Generate slides from DocBook


I’m a big fan of LaTeX. However, when it comes to details, LaTeX is not what it sells you: you can’t really separate the content from the display when you need something nicer than the default. Moreover, the semantic description of parts of the content in LaTeX can be improved. But why? DocBook do the job, right?

Yes, DocBook seems to do a big part of the job. However, it is still difficult to produce documents from DocBook (FOP…​ seriously, you don’t want to use that, it’s heavy). You can still produce HTML/XHTML documents but for reports, you may want PDF. However, for slides, with a bit of CSS and JavaScript, it start to be interesting. Let’s do something like that!

In this article, we will parse a simple slide (with the DocBook and DocBook Slides formats) on a Linux, thanks to the xsltproc (part of the XSLT project of Gnome).

Get the DocBook stylesheets

To generate slides from DocBook format, you first need to get the stylesheets from the official forge You can download latest snapshots from snapshots menu or directly from

Download the ns version (and the doc if you want) then unzip it somewhere. We’ll find everything we need for slides into docbook-xsl-ns-snapshot/slides/ directory.

How it works?

First you need to create your DocBook file (XML format). For slides, an extension is provided with another namespace which allow you to add a few more things related to a slides. It is called DocBook Slides and the namespace is Once your document is created, you need to parse it with an XSL stylesheet to produce your HTML/XHTML file. Then, there is a few other details to make it work.

Create the document

First of all, this is simple DocBook file. you can use either the DocBook roots or the specific root from DocBook Slides extension to begin your document. We will use the extension’s root for the XML file.

	<?xml version='1.0'?>
	<dbs:slides xmlns=""

Each slide will be enclosed in a <dbs:foil> element. For each <dbs:foil> element, you can add <title> then content (you can add a lot of things but we will make it simple for now).

Let’s try a simple slide with 3 slides with the file docbook-slide-example.xml.

<?xml version='1.0'?>
<dbs:slides xmlns=""
	<title>Create DocBook slides</title>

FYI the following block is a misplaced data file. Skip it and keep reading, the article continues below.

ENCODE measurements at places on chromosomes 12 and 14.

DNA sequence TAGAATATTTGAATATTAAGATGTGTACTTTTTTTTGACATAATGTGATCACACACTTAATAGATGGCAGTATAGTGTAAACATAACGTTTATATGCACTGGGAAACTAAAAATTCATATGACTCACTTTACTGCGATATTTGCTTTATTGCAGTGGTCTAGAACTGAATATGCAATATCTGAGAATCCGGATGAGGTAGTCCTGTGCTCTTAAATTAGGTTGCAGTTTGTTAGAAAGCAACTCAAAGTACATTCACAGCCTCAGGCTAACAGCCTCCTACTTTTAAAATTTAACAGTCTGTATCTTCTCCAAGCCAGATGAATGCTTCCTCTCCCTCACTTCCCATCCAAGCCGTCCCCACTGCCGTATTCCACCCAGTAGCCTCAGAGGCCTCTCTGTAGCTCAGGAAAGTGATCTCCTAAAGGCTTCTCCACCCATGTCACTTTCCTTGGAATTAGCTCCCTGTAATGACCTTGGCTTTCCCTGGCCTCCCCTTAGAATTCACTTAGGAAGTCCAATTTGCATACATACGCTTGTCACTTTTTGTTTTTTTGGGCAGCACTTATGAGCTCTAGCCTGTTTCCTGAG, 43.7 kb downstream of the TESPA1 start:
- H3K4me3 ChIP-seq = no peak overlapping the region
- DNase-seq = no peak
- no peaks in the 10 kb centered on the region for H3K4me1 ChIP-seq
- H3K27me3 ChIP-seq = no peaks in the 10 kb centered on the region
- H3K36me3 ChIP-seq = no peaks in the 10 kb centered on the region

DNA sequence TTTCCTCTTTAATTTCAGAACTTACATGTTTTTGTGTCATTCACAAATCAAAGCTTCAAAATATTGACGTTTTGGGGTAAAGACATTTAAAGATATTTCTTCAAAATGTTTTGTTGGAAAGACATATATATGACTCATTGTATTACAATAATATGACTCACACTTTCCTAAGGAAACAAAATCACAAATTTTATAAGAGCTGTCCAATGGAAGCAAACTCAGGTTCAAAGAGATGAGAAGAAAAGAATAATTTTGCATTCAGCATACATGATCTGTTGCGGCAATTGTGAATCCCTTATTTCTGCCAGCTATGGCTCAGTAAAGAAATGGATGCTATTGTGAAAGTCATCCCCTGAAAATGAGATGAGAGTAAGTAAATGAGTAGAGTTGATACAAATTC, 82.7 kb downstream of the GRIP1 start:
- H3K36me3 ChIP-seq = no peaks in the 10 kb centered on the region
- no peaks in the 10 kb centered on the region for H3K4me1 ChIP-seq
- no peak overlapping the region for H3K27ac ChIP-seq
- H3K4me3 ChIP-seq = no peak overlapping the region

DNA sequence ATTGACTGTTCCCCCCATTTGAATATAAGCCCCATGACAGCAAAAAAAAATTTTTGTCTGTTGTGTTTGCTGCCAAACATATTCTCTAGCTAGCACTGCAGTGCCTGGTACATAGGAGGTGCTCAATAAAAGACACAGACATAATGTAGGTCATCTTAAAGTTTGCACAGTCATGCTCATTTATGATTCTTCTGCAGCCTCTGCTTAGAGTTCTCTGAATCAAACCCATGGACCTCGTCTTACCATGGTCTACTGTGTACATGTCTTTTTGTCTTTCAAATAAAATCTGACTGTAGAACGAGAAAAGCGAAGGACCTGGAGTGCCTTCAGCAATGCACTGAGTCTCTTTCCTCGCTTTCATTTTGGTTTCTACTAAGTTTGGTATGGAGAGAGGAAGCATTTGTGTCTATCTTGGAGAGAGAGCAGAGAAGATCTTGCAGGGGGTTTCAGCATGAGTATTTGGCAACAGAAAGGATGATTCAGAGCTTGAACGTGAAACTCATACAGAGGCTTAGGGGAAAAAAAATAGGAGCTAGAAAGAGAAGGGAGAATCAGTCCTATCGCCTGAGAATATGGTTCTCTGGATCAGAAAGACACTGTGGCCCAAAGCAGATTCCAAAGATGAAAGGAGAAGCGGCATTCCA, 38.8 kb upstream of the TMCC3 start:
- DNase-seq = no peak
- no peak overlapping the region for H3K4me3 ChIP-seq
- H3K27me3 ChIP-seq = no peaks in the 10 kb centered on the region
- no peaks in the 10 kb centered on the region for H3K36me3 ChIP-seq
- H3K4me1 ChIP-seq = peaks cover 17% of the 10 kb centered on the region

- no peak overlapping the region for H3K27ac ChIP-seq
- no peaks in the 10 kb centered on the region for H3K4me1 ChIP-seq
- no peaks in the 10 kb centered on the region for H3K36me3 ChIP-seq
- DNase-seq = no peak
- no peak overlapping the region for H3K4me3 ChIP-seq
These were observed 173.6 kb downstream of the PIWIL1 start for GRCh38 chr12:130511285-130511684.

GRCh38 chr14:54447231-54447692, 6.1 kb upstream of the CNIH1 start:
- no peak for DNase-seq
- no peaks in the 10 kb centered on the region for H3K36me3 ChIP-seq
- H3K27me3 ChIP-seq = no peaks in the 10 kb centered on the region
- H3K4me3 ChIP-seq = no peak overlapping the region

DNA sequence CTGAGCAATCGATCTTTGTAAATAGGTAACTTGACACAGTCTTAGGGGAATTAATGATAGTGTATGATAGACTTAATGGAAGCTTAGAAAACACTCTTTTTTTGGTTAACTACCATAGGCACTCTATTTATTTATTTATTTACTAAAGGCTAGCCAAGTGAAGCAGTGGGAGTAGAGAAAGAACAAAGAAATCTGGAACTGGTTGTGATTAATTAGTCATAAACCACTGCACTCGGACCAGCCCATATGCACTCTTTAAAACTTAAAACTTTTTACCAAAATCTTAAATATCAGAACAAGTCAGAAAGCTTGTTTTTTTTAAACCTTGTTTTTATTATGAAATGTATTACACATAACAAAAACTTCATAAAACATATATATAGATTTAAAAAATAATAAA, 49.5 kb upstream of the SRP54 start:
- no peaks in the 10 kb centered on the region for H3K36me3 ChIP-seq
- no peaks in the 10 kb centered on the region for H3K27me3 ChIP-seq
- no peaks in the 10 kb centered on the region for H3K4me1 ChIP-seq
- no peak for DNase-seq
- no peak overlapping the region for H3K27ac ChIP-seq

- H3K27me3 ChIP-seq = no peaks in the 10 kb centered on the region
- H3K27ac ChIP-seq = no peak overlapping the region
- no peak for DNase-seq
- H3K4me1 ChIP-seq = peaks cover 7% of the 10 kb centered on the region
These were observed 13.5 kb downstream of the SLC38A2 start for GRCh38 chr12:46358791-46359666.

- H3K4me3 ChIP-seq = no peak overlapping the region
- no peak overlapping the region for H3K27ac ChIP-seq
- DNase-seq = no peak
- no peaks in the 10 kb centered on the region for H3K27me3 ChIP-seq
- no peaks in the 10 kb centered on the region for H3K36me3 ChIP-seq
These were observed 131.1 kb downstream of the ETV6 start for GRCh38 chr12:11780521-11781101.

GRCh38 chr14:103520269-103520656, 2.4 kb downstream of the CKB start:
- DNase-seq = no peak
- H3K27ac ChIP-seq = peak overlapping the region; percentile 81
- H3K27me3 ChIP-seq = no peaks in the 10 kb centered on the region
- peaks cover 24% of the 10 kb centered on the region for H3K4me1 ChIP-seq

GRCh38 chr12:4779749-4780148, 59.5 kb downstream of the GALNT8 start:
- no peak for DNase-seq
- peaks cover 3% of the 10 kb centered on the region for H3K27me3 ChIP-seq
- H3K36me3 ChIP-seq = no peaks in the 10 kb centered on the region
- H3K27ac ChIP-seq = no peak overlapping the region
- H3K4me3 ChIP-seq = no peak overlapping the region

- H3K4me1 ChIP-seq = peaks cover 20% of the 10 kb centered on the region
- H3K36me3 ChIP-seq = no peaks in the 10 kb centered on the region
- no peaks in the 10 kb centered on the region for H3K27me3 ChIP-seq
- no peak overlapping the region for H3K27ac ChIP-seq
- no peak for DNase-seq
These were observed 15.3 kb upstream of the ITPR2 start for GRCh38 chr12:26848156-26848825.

<para>This is very simple, you'll see</para>
	<dbs:foil dbs:incremental="1">
		<title>Create itemized list</title>
				<para>For help...</para>
				<para>... you can refer to...</para>
					... the official website
		<title>Display source code</title>
		<para>Every XML file should start with the following line</para>
			&lt;?xml version='1.0'?&gt;

Parse the document

Every stylesheet that you can use to generate slides are in docbook-xsl-ns-snapshot/slides/xhtml/. The one we are interested in to create fun presentation is slidy.xsl. The document you want to parse is docbook-slide-example.xml. To parse it, we will use xsltproc then redirect the output in our XHTML file.

	xsltproc \
		docbook-xsl-ns-snapshot/slides/xhtml/slidy.xsl \
		docbook-slide-example.xml > docbook-slide-example.xhtml

Now, you can display the file. However, you’ll see nothing spectacular since we do not furnish the CSS and JavaScript files.

A few more details

To complete the creation of our slides, we will need to copy the needed CSS and JavaScript files into the right directory. All of these files can be found into docbook-xsl-ns-snapshot/slides/slidy/. This slidy directory is expected to be found in a directory called files next to the XHTML file. Let’s copy the directory.

	mkdir files/
	cp -R docbook-xsl-ns-snapshot/slides/slidy/ files/slidy

In your directory, you should now see the following file structure.

	|-- docbook-slide-example.xhtml
	|-- docbook-slide-example.xml
	|-- docbook-xsl-ns-snapshot
	|   |-- slides
	|   |   |-- ...
	|   |   +-- ...
	|   +-- ...
	+-- files
		+-- slidy
			|-- ...
			+-- ...

Reload the XHTML file in your browser, you should be able to see the nice slide template from the W3C!


  •, the official forge of DocBook

  •, where you can download snapshots of DocBook stylesheets

  • In docbook-xsl-ns-snapshot/slides/doc/, the file slides.xml can be processed with xsltproc and slidy.xsl to produce a short documentation.